- Average 2019 monthly payroll cost calculated per your bank’s instructions. Some banks will have a payroll calculator that you can use. This is time consuming, so prepare it before you go online to apply.
- Monthly payroll reports
- Employer payroll taxes
- Employer portion of employee benefit costs (health insurance, dental insurance, other employer paid insurance benefits, 401(k) or other retirement plan employer contributions, etc.)
- Tax ID number
- 12/31/19 employee count
- Items that you may need depending on your Bank:
- Checking account number
- Loan numbers
- Banker’s name
- Current employee headcount
- 2019 financial statement
- 2019 tax return
- 2019 From 941’s
- Payroll reports
- Health insurance bills
- Corporate Resolution
- Articles of Incorporation
PAYCHECK PROTECTION PROGRAM (PPP) INFORMATION SHEET: BORROWERS
The Paycheck Protection Program (“PPP”) authorizes up to $349 billion in forgivable loans to small businesses to pay their employees during the COVID-19 crisis. All loan terms will be the same for everyone.
The loan amounts will be forgiven as long as:
- The loan proceeds are used to cover payroll costs, and most mortgage interest, rent, and utility costs over the 8 week period after the loan is made; and
- Employee and compensation levels are maintained.
Payroll costs are capped at $100,000 on an annualized basis for each employee. Due to likely high subscription, it is anticipated that not more than 25% of the forgiven amount may be for non-payroll costs.
Loan payments will be deferred for 6 months.
When can I apply?
- Starting April 3, 2020, small businesses and sole proprietorships can apply for and receive loans to cover their payroll and other certain expenses through existing SBA lenders.
- Starting April 10, 2020, independent contractors and self-employed individuals can apply for and receive loans to cover their payroll and other certain expenses through existing SBA lenders.
- Other regulated lenders will be available to make these loans as soon as they are approved and enrolled in the program.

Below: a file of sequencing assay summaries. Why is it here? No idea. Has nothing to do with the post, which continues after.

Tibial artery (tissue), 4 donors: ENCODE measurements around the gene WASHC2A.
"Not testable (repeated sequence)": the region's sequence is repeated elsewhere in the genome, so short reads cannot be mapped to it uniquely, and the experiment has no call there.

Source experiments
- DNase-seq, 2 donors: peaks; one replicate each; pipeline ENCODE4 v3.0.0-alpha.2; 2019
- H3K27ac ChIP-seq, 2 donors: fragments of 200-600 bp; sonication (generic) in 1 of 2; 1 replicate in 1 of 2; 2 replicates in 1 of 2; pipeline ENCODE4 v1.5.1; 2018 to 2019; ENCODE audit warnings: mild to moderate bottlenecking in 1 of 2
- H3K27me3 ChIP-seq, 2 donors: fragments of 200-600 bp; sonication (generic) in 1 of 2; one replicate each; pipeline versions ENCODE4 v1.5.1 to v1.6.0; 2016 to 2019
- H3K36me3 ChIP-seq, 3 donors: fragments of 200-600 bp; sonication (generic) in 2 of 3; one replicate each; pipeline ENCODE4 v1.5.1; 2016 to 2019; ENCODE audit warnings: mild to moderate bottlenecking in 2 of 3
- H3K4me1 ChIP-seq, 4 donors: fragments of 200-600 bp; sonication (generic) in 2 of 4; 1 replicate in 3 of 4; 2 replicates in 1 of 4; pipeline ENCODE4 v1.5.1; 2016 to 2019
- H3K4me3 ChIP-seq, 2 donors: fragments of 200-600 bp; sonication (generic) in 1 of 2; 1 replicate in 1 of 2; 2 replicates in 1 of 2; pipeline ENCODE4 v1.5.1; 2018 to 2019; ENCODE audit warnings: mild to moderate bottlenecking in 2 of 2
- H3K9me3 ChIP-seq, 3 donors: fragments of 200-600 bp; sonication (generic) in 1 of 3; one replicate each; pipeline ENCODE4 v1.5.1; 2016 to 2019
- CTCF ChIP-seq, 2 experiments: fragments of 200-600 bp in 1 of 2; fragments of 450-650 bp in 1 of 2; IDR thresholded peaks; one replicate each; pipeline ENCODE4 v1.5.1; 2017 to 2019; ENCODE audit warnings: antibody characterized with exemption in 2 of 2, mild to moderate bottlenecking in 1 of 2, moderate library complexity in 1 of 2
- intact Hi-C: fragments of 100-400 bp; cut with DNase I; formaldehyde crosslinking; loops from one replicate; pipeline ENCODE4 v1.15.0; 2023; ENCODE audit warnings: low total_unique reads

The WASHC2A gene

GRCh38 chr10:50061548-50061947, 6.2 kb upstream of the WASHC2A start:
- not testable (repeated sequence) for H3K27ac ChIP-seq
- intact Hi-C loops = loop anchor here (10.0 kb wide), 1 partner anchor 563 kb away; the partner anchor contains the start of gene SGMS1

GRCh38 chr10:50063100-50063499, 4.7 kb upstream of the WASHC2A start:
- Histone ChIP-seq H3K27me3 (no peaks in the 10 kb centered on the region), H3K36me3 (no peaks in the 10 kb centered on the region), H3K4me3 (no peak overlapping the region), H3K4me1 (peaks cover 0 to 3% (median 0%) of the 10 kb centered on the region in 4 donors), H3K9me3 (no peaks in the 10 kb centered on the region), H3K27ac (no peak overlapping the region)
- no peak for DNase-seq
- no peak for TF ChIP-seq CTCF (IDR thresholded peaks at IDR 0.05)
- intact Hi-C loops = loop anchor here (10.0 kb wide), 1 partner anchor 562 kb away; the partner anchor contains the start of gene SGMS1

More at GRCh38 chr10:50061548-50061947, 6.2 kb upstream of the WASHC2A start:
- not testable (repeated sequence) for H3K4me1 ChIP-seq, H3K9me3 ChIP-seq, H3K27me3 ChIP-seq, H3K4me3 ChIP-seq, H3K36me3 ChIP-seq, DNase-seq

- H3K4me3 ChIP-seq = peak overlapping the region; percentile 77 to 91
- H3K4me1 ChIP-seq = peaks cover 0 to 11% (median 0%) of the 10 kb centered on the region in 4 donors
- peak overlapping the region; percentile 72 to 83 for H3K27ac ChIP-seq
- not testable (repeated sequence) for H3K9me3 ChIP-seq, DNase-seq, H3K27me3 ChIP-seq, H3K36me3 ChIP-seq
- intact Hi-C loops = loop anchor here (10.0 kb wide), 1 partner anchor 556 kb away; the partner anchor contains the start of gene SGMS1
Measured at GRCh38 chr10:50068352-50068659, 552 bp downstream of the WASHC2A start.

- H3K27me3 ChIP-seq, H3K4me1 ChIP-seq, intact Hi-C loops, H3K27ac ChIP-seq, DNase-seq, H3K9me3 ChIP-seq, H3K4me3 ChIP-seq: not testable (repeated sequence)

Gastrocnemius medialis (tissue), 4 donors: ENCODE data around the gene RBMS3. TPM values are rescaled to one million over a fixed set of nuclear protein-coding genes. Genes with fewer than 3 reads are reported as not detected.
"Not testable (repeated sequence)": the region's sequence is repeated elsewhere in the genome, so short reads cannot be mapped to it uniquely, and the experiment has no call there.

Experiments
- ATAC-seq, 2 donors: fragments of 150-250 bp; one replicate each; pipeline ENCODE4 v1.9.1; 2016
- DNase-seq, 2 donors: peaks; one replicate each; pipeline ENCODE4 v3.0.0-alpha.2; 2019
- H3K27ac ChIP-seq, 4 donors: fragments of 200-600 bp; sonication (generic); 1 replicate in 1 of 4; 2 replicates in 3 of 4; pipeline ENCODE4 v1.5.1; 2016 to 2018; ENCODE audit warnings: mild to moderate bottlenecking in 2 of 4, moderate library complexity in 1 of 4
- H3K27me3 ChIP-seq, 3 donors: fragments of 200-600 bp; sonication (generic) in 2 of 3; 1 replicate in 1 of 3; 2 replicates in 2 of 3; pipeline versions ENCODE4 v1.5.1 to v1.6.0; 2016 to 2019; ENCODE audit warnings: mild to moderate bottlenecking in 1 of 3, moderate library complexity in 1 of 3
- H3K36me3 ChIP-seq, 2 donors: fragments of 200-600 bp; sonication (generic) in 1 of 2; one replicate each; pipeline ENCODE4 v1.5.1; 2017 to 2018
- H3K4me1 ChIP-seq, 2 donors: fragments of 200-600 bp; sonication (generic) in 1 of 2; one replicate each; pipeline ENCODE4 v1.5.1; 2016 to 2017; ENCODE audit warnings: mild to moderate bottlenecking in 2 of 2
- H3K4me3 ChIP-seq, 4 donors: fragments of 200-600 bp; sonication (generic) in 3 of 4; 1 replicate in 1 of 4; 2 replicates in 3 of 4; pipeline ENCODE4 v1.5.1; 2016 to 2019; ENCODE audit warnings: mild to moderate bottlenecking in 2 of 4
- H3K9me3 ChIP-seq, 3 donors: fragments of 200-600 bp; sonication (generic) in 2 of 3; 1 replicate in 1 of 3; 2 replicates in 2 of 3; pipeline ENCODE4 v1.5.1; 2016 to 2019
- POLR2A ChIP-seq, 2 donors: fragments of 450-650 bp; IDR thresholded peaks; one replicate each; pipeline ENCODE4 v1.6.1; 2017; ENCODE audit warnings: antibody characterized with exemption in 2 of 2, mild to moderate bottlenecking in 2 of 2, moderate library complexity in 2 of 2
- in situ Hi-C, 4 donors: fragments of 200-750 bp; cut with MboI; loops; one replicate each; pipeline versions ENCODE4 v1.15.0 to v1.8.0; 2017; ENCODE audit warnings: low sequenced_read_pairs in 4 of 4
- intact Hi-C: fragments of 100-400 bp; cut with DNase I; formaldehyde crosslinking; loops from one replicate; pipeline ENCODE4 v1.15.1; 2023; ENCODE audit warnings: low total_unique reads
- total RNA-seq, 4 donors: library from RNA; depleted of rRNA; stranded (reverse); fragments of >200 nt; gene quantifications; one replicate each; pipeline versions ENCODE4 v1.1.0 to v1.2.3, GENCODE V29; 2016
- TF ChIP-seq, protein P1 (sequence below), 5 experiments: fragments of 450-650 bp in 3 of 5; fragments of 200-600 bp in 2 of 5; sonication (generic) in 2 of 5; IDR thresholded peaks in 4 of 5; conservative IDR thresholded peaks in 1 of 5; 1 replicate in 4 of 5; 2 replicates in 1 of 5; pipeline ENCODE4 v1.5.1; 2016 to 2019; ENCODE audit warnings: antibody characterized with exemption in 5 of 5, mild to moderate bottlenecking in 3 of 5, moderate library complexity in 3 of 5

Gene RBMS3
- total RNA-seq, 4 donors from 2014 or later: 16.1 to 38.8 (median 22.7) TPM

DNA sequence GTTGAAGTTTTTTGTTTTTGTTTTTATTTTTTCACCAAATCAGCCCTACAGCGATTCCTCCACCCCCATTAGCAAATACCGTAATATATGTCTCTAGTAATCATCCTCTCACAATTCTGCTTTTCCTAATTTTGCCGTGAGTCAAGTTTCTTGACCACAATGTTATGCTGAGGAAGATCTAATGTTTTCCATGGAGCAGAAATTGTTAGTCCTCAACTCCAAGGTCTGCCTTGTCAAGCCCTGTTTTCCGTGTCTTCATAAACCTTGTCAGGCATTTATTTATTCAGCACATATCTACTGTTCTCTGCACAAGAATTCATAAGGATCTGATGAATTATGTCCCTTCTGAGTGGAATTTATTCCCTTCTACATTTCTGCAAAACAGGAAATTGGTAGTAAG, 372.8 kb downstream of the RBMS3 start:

Where can I apply? You can apply through any existing SBA lender or through any federally insured depository institution, federally insured credit union, and Farm Credit System institution that is participating. Other regulated lenders will be available to make these loans once they are approved and enrolled in the program. You should consult with your local lender as to whether it is participating. Visit www.sba.gov for a list of SBA lenders.
Who can apply? All businesses – including nonprofits, veterans organizations, Tribal business concerns, sole proprietorships, self-employed individuals, and independent contractors – with 500 or fewer employees can apply.
Businesses in certain industries can have more than 500 employees if they meet applicable SBA employee-based size standards for those industries (click HERE for additional detail).
For this program, the SBA’s affiliation standards are waived for small businesses (1) in the hotel and food services industries (click HERE for NAICS code 72 to confirm); or (2) that are franchises in the SBA’s Franchise Directory (click HERE to check); or (3) that receive financial assistance from small business investment companies licensed by the SBA. Additional guidance may be released as appropriate.
What do I need to apply? You will need to complete the Paycheck Protection Program loan application and submit the application with the required documentation to an approved lender that is available to process your application by June 30, 2020. Click HERE for the application.
What other documents will I need to include in my application? You will need to provide your lender with payroll documentation.
Do I need to first look for other funds before applying to this program? No. We are waiving the usual SBA requirement that you try to obtain some or all of the loan funds from other sources (i.e., we are waiving the Credit Elsewhere requirement).
How long will this program last? Although the program is open until June 30, 2020, we encourage you to apply as quickly as you can because there is a funding cap and lenders need time to process your loan.
How many loans can I take out under this program? Only one.
What can I use these loans for? You should use the proceeds from these loans on your:
- Payroll costs, including benefits;
- Interest on mortgage obligations, incurred before February 15, 2020;
- Rent, under lease agreements in force before February 15, 2020; and
- Utilities, for which service began before February 15, 2020.
What counts as payroll costs? Payroll costs include:
Salary, wages, commissions, or tips (capped at $100,000 on an annualized basis for each employee);
- Employee benefits including costs for vacation, parental, family, medical, or sick leave; allowance for separation or dismissal; payments required for the provisions of group health care benefits including insurance premiums; and payment of any retirement benefit;